By STEVE CAMERON
COEUR d’ALENE — A standing-room-only crowd in the Lake City High auditorium Friday night learned two things above all else.
First, local Democrats and progressives have gotten wiser in less than a week.
Criticized heavily for hooting and hollering at a gathering hosted by local Republican office-holders Monday night, this time they handed out green and red cards (signifying “Moral” and “Immoral”) to anyone who wanted them.
So instead of a chorus of booing, the audience and speaker might suddenly be gazing into the sea of red when the discussion turned displeasing.
But the second lesson trumped the first (pun intended) …
You simply cannot trap a
politician with a “Gotcha!” question, as U.S. Rep. Raul Labrador, R-Idaho, proved again and again, dancing easily around anything that might have put him in a difficult position.
This was Labrador’s town hall forum, and without ever veering toward being impolite, he avoided or shot down any and all queries that were meant to put him on the defensive.
For instance, Mike May of Coeur d’Alene mentioned he had lived in Australia for a time, and noted President Trump recently told Malcolm Turnbull, that country’s prime minister, the Aussies’ universal health care system was better than our own.
“So why can’t we get past all this and have health care for everyone in this country?” May asked.
(Imagine a meadow of waving green cards …)
Labrador was unfazed, and replied: “I don’t see a lot of people moving to Australia to get their health care — or Canada, either.”
Moreoever, the congressman used May’s question and a couple of others to emphasize one of his key points.
“It doesn’t say anywhere in the Constitution, or the Bill of Rights, or the Declaration of Independence that health care is a right,” Labrador said. “Of course, we want to find a system that provides that care for as many Americans as possible at the lowest possible cost — and that’s what the bill we just passed will do.”
(Now imagine that meadow suddenly turning red …)
Several questioners, who received tickets at the front door and then were called by number in a form of lottery, returned to the House’s health care bill.
“How can you say you’re pro-life and then vote for a bill that will cost the lives of millions of Americans?” asked Roberta Prescott.
Labrador escaped that question with a soft-shoe worthy of an appearance on “Dancing with the Stars.”
He said: “We’ve tried to give access to more Americans than ever before. Under Obamacare, about 7 percent of people got better health care at the expense of the other 93 percent.
“We’ve created a process to reduce costs for all Americans, and protected people (with pre-existing conditions) with a high-risk pool supplied by the states.”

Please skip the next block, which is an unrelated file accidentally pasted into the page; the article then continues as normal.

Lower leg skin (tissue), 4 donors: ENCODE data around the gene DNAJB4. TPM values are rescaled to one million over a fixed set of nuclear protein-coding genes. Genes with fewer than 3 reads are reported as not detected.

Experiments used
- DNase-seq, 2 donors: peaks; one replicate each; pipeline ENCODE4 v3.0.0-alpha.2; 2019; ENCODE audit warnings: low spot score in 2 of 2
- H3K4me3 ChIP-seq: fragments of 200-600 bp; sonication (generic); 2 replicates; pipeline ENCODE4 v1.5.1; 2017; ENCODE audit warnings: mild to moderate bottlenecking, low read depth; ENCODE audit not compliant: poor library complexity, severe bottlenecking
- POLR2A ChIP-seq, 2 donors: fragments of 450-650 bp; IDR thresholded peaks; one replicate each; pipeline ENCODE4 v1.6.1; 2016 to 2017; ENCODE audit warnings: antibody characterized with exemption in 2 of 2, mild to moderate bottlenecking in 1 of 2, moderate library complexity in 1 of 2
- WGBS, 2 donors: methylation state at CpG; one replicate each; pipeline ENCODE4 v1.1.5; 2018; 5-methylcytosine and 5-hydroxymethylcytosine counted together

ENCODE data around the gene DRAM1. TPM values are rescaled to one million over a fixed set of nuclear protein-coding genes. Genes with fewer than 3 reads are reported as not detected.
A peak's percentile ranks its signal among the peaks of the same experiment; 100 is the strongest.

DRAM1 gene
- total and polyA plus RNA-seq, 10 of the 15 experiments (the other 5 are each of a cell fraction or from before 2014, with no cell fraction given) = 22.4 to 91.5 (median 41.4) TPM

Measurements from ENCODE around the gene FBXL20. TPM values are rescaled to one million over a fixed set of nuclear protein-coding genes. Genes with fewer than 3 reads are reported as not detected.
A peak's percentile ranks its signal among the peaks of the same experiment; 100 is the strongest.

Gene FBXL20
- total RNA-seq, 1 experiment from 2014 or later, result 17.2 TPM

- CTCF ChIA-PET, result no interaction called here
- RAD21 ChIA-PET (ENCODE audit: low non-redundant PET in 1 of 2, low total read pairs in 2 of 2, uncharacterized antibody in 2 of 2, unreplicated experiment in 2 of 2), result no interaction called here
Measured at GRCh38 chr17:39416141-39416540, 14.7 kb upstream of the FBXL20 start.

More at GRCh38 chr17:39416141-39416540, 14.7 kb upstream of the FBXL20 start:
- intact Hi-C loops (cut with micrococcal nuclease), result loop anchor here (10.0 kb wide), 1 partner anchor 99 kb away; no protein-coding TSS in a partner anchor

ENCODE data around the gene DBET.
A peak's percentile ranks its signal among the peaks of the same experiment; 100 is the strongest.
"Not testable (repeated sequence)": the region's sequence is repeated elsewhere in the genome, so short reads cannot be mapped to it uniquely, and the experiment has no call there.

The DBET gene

And so it went, over and over, with health care.
Barbara Schmich of Coeur d’Alene wanted to quiz Labrador on tax reform, and especially the fact that many large corporations pay no tax at all — or use offshore tax shelters to hide their money from the U.S. government.
Labrador agreed with her wholeheartedly, insisting he wanted to bring down corporate taxes to lure companies back home and “close the loopholes,” that allow big companies to dodge taxes.
“Big corporations are taking tax deductions that mom-and-pop companies back home really can’t,” he said, getting very little green or red response — perhaps because almost everyone in Washington has said something similar.
Labrador, though, did a great job of keeping the audience — and his opponents likely outnumbered his fans by just a bit — somewhat on his side with statements like this: “Whether you voted for me or not, whether you agree with me or not — and I’m sure many of you don’t — my office is still here to help all of you.”
The congressman even admitted almost total ignorance on one subject, when he was asked about subsidies for Amtrak.
“I’m not sure about that,” Labrador said. “We don’t have Amtrak in Idaho, anyway.”
Cue the red cards.
There is, in fact, Amtrak service coming through the state from Chicago en route to Seattle with a stop in Sandpoint.
“You know,” Labrador admitted with a laugh, “I’ve been so busy with the health care bill that I really haven’t been studying anything else.”
More red cards.
“But I really don’t think there will be any Amtrak cuts.”
Eventually, Susan Servia of Coeur d’Alene asked the question the audience was waiting to hear.
“Why can’t you get President Trump to produce his income tax returns?” she said, to raucous applause.
Labrador replied there’s nothing in the law requiring a president to divulge his tax returns, a dance step that drew out the red-card cynics.
Even Labrador’s critics, however, probably didn’t give him a failing grade for Friday night’s performance.
Don Rumpel, a businessman from Kellogg, perhaps summed it up.
“He seems like a pretty nice guy, whatever you think,” Rumpel said.
Green cards for that, surely.